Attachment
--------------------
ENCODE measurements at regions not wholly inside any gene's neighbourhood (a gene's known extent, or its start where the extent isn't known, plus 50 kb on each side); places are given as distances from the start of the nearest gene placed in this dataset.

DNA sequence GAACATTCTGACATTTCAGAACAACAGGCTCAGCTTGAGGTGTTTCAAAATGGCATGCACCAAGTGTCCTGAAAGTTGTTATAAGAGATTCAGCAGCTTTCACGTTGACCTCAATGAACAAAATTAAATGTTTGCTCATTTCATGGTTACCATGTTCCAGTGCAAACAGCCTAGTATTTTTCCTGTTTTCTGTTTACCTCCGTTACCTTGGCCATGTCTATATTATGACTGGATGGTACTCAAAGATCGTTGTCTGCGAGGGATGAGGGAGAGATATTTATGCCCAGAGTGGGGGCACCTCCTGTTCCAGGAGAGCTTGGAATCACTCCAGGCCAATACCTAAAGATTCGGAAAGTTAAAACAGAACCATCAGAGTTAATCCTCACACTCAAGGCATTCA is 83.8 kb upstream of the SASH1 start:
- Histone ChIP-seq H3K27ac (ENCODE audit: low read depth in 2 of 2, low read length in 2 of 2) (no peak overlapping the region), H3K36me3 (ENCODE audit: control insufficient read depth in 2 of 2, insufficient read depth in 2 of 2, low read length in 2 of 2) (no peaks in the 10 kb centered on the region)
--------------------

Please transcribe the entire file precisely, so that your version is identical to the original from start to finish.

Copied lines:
ENCODE measurements at regions not wholly inside any gene's neighbourhood (a gene's known extent, or its start where the extent isn't known, plus 50 kb on each side); places are given as distances from the start of the nearest gene placed in this dataset.

DNA sequence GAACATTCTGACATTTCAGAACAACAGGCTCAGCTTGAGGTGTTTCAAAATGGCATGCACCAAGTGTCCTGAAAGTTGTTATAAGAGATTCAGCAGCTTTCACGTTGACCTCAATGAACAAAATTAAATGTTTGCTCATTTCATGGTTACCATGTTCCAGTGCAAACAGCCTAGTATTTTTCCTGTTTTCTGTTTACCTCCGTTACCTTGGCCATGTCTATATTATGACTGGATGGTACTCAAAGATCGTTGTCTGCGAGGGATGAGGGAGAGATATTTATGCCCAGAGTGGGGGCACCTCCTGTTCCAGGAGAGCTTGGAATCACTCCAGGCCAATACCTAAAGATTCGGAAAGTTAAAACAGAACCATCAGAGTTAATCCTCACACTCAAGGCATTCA is 83.8 kb upstream of the SASH1 start:
- Histone ChIP-seq H3K27ac (ENCODE audit: low read depth in 2 of 2, low read length in 2 of 2) (no peak overlapping the region), H3K36me3 (ENCODE audit: control insufficient read depth in 2 of 2, insufficient read depth in 2 of 2, low read length in 2 of 2) (no peaks in the 10 kb centered on the region)